After a few weeks of touring around New Jersey for a historical weekend, traveling to see my mother for Mother’s Day and running in and out of the City with me finally returning to Soup Kitchen and posting my grades on my class’s successful group project on “Rocking it in Rutherford”, I was finally able to get in Manhattan and continue my walk around the island. I finally was able to get into the main part of the Chelsea neighborhood.
After a long morning in the Soup Kitchen, I planned the entire day out. We were really busy that day as we have increased the productivity by a hundred bags to give away with the food distributed to the homeless. I was told that the need is getting bigger, and we had to increase the numbers. It is a sad state of this economy right now. These lines are just getting longer. This is the one thing I like about volunteering here is that you are part of a solution rather complaining about the problem.
After I was finished for the day and a little snack to tide me over, I started my walk around the border of the northern part of the Chelsea neighborhood. What was nice was it was right out the door of the church, and I started the walk down West 28th Street which it shares with the border of Hudson Yards/West Chelsea. I got to revisit this part of the neighborhood again.
What I did learn from walking the neighborhood was more about the history of The Church of the Holy Apostles. The Church of the Holy Apostles was built between 1845 to 1848 and was designed by architect Minard Lafever with the stained-glass windows designed by William Jay Bolton (Wiki).
The church has always been progressive, and it was rumored to be part of the Underground Railroad during the Civil War. The church had been an extension of the Trinity Church downtown for the working-class people in the area. Now it also runs the second largest Soup Kitchen in the United States. The biggest is in San Franciso (Wiki).
The Church of the Holy Apostles at 296 Ninth Avenue feels like a second home to me
It was also convenient in that it was where I needed to start my walk on the edge of West 28th Street where the church is located right across from Chelsea Park south of the northern section of Hudson Yards and right across from the Lower Garment District (please read my blogs on walking these parts of Manhattan as well).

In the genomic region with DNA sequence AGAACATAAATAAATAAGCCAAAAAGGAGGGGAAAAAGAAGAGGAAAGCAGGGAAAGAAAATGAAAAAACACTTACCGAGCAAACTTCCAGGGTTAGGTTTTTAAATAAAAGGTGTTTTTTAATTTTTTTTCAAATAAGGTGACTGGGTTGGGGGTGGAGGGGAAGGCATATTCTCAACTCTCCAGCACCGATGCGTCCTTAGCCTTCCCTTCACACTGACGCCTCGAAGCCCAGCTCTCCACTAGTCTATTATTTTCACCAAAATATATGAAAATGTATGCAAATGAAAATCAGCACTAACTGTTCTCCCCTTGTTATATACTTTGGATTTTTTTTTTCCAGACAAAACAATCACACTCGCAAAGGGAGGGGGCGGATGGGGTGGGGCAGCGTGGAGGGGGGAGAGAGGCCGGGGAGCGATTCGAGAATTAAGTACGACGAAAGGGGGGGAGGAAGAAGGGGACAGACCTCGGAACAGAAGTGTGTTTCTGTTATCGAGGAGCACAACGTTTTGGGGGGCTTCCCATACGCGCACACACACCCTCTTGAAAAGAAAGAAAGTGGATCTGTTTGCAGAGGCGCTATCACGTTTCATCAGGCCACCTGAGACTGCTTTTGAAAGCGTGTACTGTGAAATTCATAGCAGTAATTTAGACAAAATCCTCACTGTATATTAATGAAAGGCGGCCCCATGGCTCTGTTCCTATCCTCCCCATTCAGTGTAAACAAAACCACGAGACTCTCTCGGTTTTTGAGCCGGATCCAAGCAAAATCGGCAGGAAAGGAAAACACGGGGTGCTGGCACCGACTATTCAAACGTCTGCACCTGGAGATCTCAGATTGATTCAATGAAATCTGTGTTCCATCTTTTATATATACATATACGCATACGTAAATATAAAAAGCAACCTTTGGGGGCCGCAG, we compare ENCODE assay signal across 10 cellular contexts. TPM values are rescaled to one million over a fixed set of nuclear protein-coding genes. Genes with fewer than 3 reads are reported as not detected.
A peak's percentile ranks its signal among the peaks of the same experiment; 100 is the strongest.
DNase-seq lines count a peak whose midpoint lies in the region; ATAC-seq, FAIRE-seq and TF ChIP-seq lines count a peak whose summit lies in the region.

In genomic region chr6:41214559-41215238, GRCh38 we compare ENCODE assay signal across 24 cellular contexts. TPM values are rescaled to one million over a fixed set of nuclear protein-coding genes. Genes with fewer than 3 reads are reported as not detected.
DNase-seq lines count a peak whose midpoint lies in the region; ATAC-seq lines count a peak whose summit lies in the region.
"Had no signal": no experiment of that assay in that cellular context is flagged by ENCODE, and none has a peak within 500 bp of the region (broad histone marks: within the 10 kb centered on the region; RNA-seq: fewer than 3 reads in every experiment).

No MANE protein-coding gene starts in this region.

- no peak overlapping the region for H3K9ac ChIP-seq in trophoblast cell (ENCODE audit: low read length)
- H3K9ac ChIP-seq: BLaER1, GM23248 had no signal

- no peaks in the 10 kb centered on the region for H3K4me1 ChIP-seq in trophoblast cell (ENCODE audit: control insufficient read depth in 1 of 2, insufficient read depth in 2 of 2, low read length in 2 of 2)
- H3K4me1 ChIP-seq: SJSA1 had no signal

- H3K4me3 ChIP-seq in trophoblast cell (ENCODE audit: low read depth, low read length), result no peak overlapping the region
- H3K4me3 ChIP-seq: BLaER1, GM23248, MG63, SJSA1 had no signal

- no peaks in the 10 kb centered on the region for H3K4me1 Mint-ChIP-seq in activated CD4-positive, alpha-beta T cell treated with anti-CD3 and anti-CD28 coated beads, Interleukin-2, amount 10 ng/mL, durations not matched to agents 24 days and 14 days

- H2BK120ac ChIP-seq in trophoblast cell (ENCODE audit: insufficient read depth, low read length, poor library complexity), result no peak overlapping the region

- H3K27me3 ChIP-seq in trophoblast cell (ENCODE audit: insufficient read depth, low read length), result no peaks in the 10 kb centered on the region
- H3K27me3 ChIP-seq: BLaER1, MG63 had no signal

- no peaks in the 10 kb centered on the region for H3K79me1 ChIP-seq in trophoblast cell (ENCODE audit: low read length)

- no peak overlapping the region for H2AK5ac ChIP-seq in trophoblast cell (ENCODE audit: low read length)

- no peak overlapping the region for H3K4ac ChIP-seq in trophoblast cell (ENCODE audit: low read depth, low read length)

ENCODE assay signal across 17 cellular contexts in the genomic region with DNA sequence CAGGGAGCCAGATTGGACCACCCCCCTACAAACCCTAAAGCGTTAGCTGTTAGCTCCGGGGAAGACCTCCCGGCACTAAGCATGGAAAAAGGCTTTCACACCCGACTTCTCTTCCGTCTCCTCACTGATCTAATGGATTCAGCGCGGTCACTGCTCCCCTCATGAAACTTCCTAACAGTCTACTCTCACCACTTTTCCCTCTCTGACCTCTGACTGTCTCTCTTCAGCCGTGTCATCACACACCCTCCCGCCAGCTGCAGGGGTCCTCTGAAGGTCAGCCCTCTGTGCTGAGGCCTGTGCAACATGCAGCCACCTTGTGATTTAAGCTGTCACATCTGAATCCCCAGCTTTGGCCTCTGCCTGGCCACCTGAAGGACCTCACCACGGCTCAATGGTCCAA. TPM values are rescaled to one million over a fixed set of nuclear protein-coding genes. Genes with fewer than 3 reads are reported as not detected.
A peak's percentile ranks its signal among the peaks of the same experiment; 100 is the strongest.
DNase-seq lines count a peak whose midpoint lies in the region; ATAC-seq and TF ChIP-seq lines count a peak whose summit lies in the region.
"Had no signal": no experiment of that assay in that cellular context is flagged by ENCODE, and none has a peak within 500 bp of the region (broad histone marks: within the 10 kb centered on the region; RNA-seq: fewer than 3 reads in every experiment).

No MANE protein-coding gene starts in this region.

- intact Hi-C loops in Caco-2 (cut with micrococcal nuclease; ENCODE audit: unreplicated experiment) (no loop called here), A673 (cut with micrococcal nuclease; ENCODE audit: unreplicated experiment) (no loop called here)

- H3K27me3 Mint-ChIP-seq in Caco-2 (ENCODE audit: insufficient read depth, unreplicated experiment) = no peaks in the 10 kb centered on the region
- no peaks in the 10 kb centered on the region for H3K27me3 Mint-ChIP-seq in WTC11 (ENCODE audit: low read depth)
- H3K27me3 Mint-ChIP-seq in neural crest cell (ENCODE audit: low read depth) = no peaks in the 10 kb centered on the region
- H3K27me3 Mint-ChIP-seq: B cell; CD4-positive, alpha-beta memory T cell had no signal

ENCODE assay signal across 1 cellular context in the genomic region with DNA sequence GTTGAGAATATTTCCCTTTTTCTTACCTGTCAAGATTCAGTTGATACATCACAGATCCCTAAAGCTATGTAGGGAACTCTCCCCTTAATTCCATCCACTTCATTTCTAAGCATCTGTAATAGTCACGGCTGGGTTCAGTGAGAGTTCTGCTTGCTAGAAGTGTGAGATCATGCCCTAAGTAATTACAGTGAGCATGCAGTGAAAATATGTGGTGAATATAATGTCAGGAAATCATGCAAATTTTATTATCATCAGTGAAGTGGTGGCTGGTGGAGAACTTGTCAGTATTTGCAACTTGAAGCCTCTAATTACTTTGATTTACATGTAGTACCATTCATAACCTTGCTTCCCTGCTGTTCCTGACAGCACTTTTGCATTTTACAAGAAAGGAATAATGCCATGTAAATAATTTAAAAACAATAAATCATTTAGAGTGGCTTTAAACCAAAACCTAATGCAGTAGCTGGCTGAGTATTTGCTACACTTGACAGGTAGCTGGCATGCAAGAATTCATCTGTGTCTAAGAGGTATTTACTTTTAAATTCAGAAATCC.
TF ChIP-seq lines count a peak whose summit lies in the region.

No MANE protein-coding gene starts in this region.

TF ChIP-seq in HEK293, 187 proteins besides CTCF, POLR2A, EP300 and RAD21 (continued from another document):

What I never noticed in the almost 17 years that I have been volunteering at the Soup Kitchen was that it was a park. Chelsea Park is located across the street at the corner of Ninth Avenue and between West 28th and 27th Streets. I had always thought this was part of P.S. 33, the elementary school next door complex. There is a whole separate park behind that corner.
Chelsea Park during the summer months
Chelsea Park extends all the way to Tenth Avenue with soccer and basketball courts and places for people to not just run but relax under the blanket of trees in the summer. Facing Ninth Avenue in a small courtyard is the statue of the ‘Chelsea Doughboy’.
“The Chelsea Doughboy” Memorial (NYCParks.org)
The statute was designed to honor the war veterans of WWI. The term “Doughboy” no one is too sure where it originated. Some think from the fried dough dumplings that the soldiers eat or maybe from the way their uniforms looked which were a little baggy or from the dough clay that they used to clean their uniforms (NYCParks.org).
The statue was designed by artist Philip Martiny.
Artist Philip Martiny
Artist Philip Martiny was a French born American artist who settled in New York when he immigrated here in 1878. He was a contemporary of artist August Saint-Gaudens and known for his decorative styles in the Beaux-Arts fashion. He created many sculptures for buildings in New York City and Washington DC (Wiki).
I walked past Chelsea Park on the way to Tenth Avenue and walked all along the borders of the park. The park is becoming a homeless encampment. I have not seen anything like this since Mayor Guiliani closed Thompkins Square Park in the East Village and then fenced it off to the homeless and renovated it. There were people sleeping all over the place even by the small playground that the kids were playing in. It really is beginning to show the state of the City now. The bathrooms were even locked to the patrons.